LONDON -- Britain's defense minister ordered an investigation Thursday into security at the military school where Prince Harry is training, after a newspaper said one of its journalists, who had a camera and a fake bomb, gained access.
It was the latest security breach involving the royal family in recent years.
The Sun tabloid said one of its reporters posed as a student to get permission to use the library at the Royal Military Academy Sandhurst in Surrey, where Prince Charles' younger son is an officer cadet.
The journalist spent some eight hours wandering the grounds and took video of Prince Harry, stills from which were published in the newspaper. He also built what The Sun called a fake bomb, with wires, plasticine, a battery and clock in his car while at the academy, the newspaper said.
But Clarence House, the office of Prince Harry's father, Prince Charles, said the cadet shown in the video was not Prince Harry.
"Having reviewed the footage and spoken to people with Prince Harry, it's our opinion that it's not him," a Clarence House spokeswoman said on condition of anonymity.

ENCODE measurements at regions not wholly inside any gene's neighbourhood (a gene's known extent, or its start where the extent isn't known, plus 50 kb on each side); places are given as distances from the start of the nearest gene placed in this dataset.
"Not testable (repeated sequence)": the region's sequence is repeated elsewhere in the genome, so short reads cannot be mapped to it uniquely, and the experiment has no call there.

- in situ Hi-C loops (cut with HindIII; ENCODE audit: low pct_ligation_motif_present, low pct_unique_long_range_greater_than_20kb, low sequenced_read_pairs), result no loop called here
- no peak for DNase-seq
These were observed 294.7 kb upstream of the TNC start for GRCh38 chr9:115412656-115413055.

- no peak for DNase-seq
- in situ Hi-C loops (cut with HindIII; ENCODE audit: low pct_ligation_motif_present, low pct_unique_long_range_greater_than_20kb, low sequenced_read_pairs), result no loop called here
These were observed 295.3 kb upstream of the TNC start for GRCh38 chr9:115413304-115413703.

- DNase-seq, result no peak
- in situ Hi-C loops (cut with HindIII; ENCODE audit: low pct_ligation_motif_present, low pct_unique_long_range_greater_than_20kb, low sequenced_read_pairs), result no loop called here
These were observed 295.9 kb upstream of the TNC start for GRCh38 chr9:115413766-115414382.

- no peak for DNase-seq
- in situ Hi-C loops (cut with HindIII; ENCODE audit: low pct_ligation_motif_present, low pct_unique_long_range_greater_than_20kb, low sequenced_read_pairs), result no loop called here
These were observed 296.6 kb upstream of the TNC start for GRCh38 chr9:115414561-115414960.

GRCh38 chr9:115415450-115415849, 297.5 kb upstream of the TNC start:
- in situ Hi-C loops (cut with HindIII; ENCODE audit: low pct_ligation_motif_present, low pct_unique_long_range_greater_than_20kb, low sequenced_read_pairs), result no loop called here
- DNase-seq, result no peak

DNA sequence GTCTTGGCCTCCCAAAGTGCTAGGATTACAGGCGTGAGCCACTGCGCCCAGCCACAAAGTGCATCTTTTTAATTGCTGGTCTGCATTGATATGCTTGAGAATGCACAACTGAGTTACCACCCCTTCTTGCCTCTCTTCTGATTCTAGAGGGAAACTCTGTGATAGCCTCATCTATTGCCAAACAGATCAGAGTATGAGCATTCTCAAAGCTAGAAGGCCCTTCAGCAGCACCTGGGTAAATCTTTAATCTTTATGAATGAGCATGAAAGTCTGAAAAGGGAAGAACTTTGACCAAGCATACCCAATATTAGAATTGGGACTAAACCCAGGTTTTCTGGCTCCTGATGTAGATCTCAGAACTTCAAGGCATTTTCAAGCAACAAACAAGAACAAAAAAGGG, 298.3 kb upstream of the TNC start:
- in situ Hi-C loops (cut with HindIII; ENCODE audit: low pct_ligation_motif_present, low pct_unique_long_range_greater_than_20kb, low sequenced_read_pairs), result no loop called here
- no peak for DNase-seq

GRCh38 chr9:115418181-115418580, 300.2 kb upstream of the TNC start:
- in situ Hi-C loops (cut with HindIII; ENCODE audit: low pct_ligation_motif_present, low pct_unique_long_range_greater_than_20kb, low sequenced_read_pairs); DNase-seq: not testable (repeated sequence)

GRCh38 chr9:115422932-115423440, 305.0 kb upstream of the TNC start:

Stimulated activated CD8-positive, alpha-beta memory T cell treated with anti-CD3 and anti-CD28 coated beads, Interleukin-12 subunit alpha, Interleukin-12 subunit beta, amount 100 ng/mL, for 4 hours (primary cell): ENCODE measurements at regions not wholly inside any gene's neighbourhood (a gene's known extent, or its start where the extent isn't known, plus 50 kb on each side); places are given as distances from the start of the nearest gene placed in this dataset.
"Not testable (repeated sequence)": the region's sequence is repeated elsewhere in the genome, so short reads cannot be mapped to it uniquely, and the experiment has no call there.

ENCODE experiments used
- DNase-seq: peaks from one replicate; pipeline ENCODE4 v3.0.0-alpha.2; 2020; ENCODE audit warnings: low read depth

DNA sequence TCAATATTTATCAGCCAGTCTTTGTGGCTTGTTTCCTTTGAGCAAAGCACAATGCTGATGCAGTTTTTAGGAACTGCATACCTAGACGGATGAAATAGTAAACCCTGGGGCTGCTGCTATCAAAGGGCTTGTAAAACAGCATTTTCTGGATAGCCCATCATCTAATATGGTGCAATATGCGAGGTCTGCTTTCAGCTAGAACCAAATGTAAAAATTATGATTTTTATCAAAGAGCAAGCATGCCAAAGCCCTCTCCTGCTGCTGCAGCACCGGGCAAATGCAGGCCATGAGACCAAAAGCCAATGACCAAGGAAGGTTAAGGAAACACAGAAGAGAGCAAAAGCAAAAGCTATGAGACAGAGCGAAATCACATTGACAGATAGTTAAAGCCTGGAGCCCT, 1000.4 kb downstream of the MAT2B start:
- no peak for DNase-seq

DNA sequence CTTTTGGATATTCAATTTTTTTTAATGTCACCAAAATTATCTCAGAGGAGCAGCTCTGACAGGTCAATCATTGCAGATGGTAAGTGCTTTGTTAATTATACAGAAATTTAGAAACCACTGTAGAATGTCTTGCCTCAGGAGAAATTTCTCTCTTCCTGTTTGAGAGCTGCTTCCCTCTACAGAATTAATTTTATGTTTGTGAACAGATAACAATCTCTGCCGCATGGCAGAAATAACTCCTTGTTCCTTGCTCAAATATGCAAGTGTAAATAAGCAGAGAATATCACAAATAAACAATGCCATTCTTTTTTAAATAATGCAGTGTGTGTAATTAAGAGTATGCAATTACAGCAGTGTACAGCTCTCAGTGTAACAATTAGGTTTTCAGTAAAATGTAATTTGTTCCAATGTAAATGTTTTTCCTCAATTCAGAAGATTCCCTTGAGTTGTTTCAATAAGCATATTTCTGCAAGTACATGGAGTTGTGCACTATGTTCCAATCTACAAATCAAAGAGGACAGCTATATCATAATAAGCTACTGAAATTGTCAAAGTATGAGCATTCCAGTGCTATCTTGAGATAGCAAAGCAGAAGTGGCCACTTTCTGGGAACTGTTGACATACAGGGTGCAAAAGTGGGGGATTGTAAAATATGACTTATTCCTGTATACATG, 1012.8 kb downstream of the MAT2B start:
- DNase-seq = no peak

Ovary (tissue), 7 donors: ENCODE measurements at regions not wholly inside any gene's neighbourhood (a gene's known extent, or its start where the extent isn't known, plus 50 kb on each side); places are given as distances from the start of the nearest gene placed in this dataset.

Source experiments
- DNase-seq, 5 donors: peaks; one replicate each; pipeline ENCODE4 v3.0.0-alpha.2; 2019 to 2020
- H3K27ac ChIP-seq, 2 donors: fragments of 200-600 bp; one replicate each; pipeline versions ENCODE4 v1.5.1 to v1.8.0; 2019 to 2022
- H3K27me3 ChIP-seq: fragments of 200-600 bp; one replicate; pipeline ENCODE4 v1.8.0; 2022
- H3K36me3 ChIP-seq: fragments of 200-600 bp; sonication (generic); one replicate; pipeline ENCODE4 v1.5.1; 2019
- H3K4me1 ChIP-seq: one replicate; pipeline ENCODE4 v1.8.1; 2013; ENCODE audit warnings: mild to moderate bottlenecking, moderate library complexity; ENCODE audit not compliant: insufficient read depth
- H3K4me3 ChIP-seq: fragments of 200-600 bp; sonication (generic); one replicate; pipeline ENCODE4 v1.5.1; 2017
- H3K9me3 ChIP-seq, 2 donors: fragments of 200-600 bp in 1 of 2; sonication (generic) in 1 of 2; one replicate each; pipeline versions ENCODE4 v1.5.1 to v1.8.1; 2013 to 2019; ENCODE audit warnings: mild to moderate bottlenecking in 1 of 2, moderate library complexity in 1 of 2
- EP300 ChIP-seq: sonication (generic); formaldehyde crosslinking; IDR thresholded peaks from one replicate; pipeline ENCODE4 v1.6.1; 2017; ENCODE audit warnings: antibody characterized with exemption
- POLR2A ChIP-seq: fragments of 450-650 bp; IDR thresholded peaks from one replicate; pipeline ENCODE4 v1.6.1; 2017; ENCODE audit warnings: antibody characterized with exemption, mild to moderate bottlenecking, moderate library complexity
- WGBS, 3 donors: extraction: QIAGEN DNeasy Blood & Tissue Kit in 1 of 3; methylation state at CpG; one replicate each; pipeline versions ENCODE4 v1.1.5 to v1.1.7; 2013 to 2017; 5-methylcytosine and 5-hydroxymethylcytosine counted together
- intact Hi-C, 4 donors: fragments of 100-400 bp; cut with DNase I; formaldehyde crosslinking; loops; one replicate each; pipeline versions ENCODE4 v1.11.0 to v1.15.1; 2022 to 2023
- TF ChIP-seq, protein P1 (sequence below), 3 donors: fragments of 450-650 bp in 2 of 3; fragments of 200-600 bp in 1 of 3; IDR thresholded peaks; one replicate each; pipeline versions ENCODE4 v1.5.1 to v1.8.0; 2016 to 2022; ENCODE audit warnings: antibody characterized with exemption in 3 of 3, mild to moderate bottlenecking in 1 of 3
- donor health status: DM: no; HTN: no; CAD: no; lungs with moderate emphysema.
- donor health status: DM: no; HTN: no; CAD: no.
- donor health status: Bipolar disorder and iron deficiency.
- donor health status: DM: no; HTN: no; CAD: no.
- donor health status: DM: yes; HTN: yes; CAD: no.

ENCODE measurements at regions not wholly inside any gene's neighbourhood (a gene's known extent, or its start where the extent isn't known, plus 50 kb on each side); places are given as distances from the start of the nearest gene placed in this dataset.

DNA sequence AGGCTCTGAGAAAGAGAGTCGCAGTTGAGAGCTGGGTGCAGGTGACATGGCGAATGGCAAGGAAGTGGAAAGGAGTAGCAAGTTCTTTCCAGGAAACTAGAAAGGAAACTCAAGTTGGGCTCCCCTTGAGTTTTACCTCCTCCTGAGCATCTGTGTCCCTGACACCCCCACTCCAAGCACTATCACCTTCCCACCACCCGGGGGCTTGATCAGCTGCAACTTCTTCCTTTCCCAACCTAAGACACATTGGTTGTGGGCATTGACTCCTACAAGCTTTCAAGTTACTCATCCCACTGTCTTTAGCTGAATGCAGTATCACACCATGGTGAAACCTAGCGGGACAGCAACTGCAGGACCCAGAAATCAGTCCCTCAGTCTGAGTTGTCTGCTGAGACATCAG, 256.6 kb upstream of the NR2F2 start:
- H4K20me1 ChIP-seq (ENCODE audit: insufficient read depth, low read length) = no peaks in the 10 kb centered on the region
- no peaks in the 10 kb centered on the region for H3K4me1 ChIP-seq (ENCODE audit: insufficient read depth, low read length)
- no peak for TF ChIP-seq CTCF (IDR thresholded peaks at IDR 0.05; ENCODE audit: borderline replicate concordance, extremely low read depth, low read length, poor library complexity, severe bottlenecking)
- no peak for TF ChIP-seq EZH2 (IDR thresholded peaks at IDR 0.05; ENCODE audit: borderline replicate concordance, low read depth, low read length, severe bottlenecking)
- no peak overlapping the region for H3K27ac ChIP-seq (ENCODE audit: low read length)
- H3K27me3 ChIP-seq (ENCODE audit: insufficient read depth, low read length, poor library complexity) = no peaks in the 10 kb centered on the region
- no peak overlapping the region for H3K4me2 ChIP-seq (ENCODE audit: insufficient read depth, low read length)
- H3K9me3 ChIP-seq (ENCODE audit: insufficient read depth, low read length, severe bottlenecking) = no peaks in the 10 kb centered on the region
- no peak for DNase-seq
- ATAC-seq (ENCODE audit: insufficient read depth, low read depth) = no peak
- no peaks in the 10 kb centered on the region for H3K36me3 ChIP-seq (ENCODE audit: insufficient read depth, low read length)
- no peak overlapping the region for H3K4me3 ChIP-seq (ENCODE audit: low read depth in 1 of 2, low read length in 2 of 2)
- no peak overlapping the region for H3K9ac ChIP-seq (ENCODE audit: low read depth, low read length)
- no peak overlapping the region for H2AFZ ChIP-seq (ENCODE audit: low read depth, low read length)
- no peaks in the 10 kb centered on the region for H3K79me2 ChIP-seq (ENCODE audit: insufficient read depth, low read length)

The Sun insisted the video showed the prince and said it stood by its report.
A Ministry of Defense spokesman confirmed that The Sun's report was accurate.
Defense Secretary John Reid said he had ordered "an immediate investigation into this serious security breach."
"I have instructed Sandhurst to change their procedures to prevent a recurrence," Reid said in a statement. Reid didn't specify what the changes would be.
Prince Harry, 20, began his training at Sandhurst last month.
The Sun's stunt follows several recent lapses in royal security. In September, a protester disguised as Batman climbed onto a ledge on the front of Buckingham Palace and remained there for several hours.
A comedian dressed as Osama bin Laden crashed Prince William's 21st birthday party at Windsor Castle in 2003. Later that year, a reporter from the Daily Mirror got a job as a servant at Buckingham Palace and took pictures of the royals' living quarters.